Walker County Georgia Genealogy Trails
"Where your Journey Begins"
OBITUARIES AND DEATH NOTICES OF WALKER COUNTY GEORGIA
ANDREWS, J. C.
News has reached the city of the death in Chattanooga of J. C. Andrews, sourthwestern passenger agent for the Southern railway and one of the pioneer railroad men of the South. He was about 65 years old and was well known in Atlanta. The remains will be taken to Dayton, Ohio, for interment. The Atlanta Georgian and News – Atlanta, Georgia – Monday, May 2, 1910 [Transcribed as written by D. Donlon]
CARGLE, J. D.
J.D. Cargle aged 54, died last Wednesday morning at his home on Forty Ninth Street. The deceased is survived by a wife, one son and two daughters. (The Ga. Walker County Messenger Obituaries, December 8th, 1916, transcribed by G. Holaday)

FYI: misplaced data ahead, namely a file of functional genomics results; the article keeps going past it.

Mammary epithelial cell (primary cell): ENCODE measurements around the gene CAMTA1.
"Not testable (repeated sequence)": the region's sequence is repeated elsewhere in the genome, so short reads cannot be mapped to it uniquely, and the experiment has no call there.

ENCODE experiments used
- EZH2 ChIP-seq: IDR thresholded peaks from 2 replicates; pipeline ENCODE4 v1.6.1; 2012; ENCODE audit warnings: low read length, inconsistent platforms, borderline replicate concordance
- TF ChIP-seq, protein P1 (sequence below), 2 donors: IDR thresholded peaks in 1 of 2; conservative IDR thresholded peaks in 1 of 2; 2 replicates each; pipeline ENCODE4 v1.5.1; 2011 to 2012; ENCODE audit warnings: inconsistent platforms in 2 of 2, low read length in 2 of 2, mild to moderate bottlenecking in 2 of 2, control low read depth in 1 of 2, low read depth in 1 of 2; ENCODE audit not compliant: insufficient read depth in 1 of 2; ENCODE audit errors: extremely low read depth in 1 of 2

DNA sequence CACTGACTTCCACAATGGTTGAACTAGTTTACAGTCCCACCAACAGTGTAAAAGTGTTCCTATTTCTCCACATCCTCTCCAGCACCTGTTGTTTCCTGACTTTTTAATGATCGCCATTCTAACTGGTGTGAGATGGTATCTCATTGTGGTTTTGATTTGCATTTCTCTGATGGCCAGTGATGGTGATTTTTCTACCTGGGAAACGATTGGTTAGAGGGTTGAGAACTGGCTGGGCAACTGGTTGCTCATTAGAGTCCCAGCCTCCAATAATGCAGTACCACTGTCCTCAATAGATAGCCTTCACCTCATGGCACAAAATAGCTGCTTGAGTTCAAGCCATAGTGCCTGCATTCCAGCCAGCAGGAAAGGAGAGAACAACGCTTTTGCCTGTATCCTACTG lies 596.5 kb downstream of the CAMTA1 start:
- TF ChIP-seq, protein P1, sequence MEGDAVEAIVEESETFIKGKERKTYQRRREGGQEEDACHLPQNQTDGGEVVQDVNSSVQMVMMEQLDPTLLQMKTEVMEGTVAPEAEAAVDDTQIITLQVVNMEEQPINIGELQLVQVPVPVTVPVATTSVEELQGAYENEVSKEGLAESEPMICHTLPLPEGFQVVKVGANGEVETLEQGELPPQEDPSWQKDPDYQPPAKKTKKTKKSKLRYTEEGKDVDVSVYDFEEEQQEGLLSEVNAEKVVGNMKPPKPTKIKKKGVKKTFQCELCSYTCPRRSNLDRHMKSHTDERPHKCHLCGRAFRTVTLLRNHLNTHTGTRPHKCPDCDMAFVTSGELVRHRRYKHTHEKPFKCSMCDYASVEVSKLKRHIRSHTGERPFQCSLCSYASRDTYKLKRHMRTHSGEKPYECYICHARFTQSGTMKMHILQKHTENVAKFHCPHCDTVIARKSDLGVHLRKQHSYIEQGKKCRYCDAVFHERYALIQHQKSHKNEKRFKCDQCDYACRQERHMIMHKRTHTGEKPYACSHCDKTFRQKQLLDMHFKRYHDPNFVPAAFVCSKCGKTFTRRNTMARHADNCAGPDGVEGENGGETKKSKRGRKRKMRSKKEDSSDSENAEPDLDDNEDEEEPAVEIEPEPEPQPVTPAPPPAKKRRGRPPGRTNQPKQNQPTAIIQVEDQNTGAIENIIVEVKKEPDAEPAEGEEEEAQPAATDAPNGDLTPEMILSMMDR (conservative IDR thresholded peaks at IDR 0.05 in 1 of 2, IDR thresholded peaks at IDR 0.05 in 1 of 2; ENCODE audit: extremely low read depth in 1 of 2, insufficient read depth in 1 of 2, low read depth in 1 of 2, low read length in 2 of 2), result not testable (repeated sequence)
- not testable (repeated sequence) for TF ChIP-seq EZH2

FALLS FROM WAGON AND BREAKS NECK
One of the most tragic deaths that has occurred in the county in some time was that Tuesday morning when Monty Carroll, who was hauling some hay for L.L. Clarkson, was thrown from the wagon, falling on his neck and shoulder, completely breaking his neck. He lived about 40 minutes.
It was baled hay he was hauling and one of the bales slipped off the front end of the wagon falling on the team, which frightened them and unbalanced Mr. Carroll, who never succeeded in gaining a footing again and was thrown to the ground, resulting in almost instant death.
Funeral services will be held from Trinity church this afternoon, Wednesday. Interment will follow in the Trinity cemetery.